Remember that “human factors” was not really on the radar at this point in the late 1990’s. I realized that this was going to have to become a part of the process—a major part—in the way people developed medical device products. From that moment, I was keenly aware that human factors was a key to the future success of safe and effective medical products.
As I continued work in the medical device industry, the folks in packaging and labeling became my fast allies. They immediately understood the need for human factors. What I experienced was that packaging and labeling tended to get pulled in late, leaving them with the need to become the catch-alls for user interface optimization. For example, at the time, the term “user error” was still prolific, implying a blame on the user and new labeling or packaging requirements were made to address the “silly” user. What we could clearly see from these late efforts is that optimization of the user interface (inclusive of the product, packaging and labeling) throughout development resulted in a better design and less opportunities to induce use error.
I soon started finding the kindred spirits and identified opportunities to grow awareness and knowledge about human factors. And that is really how I launched this exciting journey.
OHP: You were a real pioneer in the industry. Would you say there is more acceptance and desire to implement human factors and usability now?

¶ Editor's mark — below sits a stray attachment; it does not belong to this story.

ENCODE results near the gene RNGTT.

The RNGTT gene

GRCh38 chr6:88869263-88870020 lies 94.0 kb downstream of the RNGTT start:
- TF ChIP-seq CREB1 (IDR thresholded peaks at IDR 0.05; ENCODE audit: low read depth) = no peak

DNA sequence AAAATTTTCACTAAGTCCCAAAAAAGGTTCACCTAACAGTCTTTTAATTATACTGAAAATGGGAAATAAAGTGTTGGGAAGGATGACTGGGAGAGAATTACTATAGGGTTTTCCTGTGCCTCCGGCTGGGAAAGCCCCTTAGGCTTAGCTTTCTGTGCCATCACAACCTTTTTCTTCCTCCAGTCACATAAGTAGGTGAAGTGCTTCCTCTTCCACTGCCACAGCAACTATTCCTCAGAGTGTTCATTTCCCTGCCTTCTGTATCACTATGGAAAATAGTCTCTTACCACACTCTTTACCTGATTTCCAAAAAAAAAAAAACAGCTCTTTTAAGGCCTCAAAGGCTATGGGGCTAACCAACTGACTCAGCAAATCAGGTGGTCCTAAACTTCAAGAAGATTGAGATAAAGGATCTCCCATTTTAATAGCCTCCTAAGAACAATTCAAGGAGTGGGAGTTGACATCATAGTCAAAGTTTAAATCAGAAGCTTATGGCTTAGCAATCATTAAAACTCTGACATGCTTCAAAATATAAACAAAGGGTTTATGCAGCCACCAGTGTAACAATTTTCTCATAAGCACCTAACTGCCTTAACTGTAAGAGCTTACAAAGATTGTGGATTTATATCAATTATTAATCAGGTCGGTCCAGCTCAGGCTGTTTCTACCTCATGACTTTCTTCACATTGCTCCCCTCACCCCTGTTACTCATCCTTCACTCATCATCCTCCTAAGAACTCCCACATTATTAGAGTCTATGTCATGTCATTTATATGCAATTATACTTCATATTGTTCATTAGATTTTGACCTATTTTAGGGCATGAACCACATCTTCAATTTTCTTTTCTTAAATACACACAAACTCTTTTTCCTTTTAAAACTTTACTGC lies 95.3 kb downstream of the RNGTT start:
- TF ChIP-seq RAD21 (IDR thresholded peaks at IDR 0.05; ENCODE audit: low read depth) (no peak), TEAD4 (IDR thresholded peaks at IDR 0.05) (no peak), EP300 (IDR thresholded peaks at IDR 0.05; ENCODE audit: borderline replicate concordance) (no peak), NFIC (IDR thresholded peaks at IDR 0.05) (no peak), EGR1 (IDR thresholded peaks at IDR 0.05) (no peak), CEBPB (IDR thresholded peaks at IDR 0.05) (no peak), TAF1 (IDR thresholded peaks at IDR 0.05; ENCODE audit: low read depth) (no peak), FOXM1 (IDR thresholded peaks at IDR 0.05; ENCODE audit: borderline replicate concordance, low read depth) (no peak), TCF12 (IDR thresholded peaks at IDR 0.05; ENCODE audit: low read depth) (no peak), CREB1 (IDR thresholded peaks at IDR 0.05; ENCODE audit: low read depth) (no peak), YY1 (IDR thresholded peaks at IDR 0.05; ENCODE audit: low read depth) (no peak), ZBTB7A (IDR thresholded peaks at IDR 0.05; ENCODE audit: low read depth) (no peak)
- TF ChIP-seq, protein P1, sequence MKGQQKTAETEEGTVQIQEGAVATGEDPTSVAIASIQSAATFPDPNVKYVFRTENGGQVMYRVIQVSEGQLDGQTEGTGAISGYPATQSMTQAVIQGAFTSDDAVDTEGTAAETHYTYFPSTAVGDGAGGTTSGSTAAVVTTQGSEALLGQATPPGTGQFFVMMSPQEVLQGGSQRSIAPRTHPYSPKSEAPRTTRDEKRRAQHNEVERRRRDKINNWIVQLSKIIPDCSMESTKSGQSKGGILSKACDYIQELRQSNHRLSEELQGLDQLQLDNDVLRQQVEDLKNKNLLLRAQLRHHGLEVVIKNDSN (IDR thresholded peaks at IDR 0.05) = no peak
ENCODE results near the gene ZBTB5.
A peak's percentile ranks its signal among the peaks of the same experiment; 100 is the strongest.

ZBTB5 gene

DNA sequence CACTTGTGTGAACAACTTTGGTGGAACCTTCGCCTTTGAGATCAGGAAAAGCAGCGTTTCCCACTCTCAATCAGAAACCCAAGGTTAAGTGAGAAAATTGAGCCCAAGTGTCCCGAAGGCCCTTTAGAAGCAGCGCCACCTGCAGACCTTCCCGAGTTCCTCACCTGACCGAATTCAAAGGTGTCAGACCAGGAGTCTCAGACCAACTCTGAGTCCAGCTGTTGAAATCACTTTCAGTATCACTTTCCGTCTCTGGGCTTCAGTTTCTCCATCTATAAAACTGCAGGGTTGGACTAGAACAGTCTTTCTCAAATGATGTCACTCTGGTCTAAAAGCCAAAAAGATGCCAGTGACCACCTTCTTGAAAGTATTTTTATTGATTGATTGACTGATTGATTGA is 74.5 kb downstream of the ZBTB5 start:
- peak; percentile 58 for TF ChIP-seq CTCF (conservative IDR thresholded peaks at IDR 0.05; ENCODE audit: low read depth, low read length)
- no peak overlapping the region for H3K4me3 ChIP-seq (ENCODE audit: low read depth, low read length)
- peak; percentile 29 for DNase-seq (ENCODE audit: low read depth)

SH: Yes, through the guidance and standards, but also through the groups that have been working to build knowledge and practice. I attribute this to the Human Factors community, to folks such as Bob North, Ron Kaye, Molly Story, and Patricia (Pat) Patterson, who started my current company in 2000. I was fortunate to meet Pat and Bob early on, knowing the work that they were doing in promoting the conversation. They talked about human performance, instructional material design, task analysis, etc. This helped me realize what I could do within this industry. Now, 20 years later in the current landscape, those talking points are better understood in how these factors contribute to use-related risk.
‘Use-related risk’ is the foundation for medical device human factors/usability so let me start there. Even in 1998, it was standard practice to think of risk associated with design failure modes or process failure modes. However, use-related risk was a newer concept. And that idea got some big help from the FDA, specifically from Jay Crowley and Ron Kaye. They had written some of the early FDA guidance around human factors. They were not in the pre-market review offices, so one could argue at the time, it was considered by industry as interesting. Subsequently a draft guidance was released in 2011 around Human Factors for Medical Devices and these processes were now better defined and discussed. “Have you evaluated use risk and human factors?” Having the regulators start to ask that question, around 2011, really created the push.